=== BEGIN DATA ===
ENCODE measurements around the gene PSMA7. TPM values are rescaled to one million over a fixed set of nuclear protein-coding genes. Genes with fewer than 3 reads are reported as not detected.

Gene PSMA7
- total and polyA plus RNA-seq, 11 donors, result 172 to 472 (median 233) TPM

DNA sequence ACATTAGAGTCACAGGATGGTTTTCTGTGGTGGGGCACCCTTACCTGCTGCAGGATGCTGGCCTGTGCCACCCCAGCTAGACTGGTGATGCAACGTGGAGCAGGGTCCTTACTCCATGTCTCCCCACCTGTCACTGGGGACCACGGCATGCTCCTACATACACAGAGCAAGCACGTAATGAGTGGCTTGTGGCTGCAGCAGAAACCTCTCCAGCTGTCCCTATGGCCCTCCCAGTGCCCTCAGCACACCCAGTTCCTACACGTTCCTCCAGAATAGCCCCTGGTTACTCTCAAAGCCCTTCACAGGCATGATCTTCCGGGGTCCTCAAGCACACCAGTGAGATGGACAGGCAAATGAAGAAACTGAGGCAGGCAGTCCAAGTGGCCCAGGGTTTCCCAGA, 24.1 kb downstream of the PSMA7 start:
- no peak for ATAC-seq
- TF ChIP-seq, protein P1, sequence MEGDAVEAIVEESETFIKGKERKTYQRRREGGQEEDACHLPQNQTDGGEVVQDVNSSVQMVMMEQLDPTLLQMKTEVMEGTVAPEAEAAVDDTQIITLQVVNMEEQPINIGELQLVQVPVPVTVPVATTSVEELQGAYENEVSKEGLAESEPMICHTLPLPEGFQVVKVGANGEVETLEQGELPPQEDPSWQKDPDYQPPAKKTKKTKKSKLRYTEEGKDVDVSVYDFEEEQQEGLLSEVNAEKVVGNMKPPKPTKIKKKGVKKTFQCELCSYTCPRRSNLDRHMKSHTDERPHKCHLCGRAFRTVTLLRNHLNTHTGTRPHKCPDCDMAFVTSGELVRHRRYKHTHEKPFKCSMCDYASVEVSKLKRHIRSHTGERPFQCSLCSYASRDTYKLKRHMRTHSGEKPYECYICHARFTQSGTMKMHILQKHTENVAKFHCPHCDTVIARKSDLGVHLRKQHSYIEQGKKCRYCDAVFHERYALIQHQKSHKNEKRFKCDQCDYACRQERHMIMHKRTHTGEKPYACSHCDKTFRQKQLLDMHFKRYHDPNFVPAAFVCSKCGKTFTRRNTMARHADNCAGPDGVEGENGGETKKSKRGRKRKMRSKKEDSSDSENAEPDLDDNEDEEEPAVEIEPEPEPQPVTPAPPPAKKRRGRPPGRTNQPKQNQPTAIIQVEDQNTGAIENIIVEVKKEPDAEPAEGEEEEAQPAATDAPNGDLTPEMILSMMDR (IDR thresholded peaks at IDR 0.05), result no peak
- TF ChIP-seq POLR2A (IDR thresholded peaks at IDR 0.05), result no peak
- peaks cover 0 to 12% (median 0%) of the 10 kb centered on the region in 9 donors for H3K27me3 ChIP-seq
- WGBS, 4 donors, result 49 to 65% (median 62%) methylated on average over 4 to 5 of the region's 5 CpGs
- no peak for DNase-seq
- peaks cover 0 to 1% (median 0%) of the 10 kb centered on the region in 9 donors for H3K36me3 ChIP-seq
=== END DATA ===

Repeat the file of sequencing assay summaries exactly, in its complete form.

ENCODE measurements around the gene PSMA7. TPM values are rescaled to one million over a fixed set of nuclear protein-coding genes. Genes with fewer than 3 reads are reported as not detected.

Gene PSMA7
- total and polyA plus RNA-seq, 11 donors, result 172 to 472 (median 233) TPM

DNA sequence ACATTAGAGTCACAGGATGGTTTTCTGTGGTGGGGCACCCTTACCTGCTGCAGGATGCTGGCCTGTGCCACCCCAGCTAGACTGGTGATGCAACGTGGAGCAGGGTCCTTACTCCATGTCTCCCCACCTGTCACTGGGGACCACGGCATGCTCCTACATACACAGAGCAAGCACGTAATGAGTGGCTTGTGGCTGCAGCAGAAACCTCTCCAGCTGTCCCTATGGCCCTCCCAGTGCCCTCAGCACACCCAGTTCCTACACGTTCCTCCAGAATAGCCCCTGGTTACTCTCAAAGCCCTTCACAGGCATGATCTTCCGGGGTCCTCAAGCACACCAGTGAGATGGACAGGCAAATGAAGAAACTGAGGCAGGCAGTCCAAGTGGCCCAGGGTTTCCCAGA, 24.1 kb downstream of the PSMA7 start:
- no peak for ATAC-seq
- TF ChIP-seq, protein P1, sequence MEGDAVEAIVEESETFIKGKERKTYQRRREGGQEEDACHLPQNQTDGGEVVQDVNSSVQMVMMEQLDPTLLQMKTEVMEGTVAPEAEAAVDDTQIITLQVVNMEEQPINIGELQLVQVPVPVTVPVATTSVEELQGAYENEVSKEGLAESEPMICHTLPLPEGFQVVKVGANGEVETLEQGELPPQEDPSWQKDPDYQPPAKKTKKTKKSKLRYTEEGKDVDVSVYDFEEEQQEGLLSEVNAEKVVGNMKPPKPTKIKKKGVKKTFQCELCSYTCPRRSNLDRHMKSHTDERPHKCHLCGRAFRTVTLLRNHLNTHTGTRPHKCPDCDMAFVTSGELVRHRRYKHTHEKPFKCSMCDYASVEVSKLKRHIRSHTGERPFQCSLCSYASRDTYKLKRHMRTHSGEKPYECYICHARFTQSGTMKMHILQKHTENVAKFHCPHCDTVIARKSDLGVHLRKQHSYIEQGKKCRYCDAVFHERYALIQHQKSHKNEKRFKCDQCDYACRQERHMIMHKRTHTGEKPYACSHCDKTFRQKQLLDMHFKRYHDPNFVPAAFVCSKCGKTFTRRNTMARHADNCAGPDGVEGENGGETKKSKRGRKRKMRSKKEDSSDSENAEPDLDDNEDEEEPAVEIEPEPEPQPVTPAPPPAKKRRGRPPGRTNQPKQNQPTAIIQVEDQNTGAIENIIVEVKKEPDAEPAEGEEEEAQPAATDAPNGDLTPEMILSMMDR (IDR thresholded peaks at IDR 0.05), result no peak
- TF ChIP-seq POLR2A (IDR thresholded peaks at IDR 0.05), result no peak
- peaks cover 0 to 12% (median 0%) of the 10 kb centered on the region in 9 donors for H3K27me3 ChIP-seq
- WGBS, 4 donors, result 49 to 65% (median 62%) methylated on average over 4 to 5 of the region's 5 CpGs
- no peak for DNase-seq
- peaks cover 0 to 1% (median 0%) of the 10 kb centered on the region in 9 donors for H3K36me3 ChIP-seq